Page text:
Marijuana use, which is disproportionately prevalent among human immunodeficiency virus (HIV)-infected persons, can alter activity in fronto-parietal regions during cognitively demanding tasks. While HIV is also associated with altered neural activation, it is not known how marijuana may further affect brain function in this population. Our study examined the independent and additive effects of HIV infection and regular marijuana use on neural activation during a cognitive interference task. The sample included 93 adults who differed on marijuana (MJ) and HIV statuses (20 MJ+/HIV+, 19 MJ+/HIV-, 29 MJ-/HIV+, 25 MJ-/HIV-). Participants completed a counting Stroop task during a functional magnetic resonance imaging scan. Main and interactive effects on neural activation during interference versus neutral blocks were examined using a mixed-effects analysis. The sample showed the expected Stroop effect for both speed and accuracy. There were main effects of MJ in the right and left inferior parietal lobules, with the left cluster extending into the posterior middle temporal gyrus and a main effect of HIV in the dorsal anterior cingulate cortex. There was an interaction in the left fronto-insular cortex, such that the MJ+/HIV+ group had the largest increase in activation compared with other groups. Among MJ+, signal change in this cluster correlated positively with cumulative years of regular marijuana use. These results suggest that comorbid HIV and marijuana use is associated with complex neural alterations in multiple brain regions during cognitive interference. Follow-up research is needed to determine how marijuana-related characteristics may moderate HIV neurologic disease and impact real-world functioning.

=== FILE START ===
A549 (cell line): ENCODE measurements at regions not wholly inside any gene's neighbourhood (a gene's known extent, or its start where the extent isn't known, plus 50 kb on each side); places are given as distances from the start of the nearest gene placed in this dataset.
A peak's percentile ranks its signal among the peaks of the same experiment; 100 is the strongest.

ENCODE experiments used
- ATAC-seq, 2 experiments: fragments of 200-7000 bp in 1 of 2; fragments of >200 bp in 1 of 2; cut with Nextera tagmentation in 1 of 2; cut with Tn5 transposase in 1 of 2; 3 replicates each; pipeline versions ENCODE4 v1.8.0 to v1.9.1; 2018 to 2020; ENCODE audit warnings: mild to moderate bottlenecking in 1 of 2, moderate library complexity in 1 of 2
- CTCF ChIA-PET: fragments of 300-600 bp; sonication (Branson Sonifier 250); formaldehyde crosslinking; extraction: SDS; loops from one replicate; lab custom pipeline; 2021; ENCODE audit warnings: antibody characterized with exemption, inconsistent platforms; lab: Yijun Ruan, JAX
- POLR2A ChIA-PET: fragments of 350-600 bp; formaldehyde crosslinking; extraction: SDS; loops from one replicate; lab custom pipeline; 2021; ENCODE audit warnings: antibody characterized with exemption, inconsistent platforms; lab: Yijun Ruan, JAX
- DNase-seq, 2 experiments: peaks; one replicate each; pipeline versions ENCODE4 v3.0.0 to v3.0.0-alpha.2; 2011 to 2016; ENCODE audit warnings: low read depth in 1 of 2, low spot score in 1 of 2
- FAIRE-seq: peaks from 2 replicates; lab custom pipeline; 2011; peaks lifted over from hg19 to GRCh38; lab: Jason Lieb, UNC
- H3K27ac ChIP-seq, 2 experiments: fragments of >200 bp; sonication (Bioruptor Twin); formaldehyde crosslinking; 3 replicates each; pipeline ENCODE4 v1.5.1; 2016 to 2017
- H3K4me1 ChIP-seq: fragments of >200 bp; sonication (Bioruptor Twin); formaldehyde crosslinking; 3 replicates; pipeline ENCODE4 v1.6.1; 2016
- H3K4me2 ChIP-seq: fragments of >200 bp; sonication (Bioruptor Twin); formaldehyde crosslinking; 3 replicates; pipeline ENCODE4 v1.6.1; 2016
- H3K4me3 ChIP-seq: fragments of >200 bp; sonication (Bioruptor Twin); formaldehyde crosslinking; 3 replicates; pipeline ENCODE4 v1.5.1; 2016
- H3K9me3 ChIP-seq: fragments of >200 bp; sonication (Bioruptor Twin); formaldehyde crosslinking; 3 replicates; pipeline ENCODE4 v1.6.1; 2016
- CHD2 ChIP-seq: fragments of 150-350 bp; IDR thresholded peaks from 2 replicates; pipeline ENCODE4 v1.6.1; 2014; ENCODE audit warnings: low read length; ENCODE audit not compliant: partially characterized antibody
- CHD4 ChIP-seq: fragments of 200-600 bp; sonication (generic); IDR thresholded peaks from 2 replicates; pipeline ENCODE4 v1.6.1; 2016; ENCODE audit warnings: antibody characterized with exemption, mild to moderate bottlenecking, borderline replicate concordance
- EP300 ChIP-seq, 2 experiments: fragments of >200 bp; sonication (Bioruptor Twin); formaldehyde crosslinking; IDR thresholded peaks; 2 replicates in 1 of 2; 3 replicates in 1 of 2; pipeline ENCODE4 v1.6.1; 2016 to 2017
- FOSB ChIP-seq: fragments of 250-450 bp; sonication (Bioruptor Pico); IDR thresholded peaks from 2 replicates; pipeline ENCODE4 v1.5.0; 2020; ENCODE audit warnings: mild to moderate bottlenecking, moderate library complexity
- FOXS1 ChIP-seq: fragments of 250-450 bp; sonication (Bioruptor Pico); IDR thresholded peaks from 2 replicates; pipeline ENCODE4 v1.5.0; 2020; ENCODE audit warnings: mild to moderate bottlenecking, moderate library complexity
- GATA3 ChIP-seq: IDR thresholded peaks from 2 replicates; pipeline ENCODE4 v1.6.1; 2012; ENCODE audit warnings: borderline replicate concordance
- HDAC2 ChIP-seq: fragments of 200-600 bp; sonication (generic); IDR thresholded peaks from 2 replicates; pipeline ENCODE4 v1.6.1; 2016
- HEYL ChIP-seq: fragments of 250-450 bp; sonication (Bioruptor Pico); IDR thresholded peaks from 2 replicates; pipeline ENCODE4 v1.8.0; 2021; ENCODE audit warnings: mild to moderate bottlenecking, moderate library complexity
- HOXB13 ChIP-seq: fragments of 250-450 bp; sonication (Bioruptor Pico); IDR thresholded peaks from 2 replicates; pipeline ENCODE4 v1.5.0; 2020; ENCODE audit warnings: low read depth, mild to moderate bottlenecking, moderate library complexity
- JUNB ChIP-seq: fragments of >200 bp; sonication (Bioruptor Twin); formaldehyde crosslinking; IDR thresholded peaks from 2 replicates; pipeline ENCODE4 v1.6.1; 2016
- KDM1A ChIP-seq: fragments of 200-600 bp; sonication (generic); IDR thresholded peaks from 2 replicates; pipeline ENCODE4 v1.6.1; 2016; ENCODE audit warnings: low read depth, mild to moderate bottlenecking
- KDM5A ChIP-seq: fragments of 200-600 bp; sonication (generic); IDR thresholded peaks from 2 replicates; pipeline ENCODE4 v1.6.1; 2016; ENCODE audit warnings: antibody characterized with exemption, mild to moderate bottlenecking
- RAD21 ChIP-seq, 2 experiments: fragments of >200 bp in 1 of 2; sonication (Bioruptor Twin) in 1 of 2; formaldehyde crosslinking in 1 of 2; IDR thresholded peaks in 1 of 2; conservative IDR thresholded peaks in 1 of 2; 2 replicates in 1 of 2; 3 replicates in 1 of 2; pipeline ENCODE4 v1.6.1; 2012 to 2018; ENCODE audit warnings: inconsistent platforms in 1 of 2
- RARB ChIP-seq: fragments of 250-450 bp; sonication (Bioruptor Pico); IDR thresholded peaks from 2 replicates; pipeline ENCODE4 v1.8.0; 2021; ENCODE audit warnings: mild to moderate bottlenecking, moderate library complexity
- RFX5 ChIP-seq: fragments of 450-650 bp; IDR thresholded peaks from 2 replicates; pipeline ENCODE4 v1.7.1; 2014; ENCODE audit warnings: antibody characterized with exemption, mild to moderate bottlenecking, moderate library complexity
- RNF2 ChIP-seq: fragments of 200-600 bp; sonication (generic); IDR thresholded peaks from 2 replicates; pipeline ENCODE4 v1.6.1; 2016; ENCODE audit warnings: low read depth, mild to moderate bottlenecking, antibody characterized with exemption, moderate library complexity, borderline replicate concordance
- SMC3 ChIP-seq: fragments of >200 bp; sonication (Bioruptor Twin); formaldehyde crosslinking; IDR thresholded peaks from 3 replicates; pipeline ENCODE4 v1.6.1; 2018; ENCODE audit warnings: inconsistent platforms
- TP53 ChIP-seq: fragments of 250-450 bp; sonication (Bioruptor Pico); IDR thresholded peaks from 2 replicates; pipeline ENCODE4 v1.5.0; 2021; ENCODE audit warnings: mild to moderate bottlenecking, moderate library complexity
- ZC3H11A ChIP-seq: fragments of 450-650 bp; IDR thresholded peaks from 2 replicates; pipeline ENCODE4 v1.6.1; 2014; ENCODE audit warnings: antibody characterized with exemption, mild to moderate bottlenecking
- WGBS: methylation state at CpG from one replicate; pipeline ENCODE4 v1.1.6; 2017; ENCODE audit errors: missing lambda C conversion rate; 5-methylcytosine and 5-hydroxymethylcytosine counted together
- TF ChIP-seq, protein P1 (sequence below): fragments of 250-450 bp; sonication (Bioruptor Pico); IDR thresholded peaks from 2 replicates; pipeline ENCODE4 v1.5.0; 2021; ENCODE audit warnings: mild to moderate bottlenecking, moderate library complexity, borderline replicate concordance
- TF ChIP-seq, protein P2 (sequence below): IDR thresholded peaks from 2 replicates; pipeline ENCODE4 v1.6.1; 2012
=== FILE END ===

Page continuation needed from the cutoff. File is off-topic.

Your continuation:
Keywords: HIV; Stroop; cannabis; functional magnetic resonance imaging (fMRI); inhibitory control; marijuana.
© 2018 Society for the Study of Addiction.